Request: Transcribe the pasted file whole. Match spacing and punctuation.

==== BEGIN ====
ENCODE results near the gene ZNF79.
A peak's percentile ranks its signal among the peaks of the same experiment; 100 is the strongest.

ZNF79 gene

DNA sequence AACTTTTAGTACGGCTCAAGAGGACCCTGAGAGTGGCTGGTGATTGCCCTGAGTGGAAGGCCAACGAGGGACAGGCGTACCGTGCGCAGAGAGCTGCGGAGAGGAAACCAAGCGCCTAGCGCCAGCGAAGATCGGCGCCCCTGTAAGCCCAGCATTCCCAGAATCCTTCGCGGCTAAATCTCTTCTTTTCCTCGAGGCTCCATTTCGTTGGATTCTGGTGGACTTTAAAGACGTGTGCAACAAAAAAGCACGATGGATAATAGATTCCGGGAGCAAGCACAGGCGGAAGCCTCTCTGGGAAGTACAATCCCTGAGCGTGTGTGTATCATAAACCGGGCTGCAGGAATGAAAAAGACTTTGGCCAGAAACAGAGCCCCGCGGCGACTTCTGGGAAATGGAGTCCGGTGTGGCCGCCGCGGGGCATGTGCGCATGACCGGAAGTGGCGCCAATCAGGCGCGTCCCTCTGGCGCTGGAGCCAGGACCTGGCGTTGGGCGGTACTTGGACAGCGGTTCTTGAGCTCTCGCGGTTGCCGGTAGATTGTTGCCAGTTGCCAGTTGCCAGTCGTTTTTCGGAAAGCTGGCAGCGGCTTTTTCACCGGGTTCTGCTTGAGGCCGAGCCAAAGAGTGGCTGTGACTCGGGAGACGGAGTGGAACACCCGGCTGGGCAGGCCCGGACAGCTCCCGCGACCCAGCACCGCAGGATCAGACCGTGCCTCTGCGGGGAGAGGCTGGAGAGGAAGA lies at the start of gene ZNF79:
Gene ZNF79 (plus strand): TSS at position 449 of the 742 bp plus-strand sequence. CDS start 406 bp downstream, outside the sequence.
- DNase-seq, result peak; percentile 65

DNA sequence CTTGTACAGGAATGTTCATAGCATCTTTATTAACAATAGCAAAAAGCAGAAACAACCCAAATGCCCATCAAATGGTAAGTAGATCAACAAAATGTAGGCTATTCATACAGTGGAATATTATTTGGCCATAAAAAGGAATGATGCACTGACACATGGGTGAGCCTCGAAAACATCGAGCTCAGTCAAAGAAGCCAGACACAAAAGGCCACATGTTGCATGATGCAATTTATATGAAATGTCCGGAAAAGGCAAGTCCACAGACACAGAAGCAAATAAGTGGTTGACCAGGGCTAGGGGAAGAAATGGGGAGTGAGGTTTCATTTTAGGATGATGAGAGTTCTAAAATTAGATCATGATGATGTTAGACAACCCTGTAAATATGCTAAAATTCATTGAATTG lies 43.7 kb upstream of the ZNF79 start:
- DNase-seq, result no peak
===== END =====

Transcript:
ENCODE results near the gene ZNF79.
A peak's percentile ranks its signal among the peaks of the same experiment; 100 is the strongest.

ZNF79 gene

DNA sequence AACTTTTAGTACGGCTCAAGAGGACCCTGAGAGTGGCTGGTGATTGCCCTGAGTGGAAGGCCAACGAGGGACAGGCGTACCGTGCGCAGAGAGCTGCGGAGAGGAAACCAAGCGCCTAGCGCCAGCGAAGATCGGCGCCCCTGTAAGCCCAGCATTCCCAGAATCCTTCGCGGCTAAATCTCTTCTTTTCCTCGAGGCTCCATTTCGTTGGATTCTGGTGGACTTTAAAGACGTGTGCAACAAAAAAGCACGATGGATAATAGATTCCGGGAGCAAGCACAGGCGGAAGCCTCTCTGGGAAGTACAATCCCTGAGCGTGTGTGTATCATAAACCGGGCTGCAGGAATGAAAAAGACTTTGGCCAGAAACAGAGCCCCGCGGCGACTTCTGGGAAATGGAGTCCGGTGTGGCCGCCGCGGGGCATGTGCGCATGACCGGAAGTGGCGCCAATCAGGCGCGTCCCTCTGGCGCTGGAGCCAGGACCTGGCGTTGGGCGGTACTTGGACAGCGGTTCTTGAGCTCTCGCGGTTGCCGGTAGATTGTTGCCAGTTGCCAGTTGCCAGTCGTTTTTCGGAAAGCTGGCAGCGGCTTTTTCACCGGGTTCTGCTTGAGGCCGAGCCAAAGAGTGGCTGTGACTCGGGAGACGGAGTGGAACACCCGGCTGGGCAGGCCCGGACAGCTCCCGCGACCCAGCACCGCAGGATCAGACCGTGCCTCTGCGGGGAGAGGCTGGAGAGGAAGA lies at the start of gene ZNF79:
Gene ZNF79 (plus strand): TSS at position 449 of the 742 bp plus-strand sequence. CDS start 406 bp downstream, outside the sequence.
- DNase-seq, result peak; percentile 65

DNA sequence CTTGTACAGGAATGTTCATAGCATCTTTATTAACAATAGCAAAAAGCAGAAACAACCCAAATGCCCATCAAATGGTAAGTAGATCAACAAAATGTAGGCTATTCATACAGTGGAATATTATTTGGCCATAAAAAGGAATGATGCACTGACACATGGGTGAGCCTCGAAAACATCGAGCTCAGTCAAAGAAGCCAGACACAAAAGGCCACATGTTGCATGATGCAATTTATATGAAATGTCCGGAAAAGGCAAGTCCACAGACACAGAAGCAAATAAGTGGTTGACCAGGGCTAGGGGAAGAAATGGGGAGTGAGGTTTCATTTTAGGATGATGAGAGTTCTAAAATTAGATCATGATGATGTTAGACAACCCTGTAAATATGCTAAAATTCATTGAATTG lies 43.7 kb upstream of the ZNF79 start:
- DNase-seq, result no peak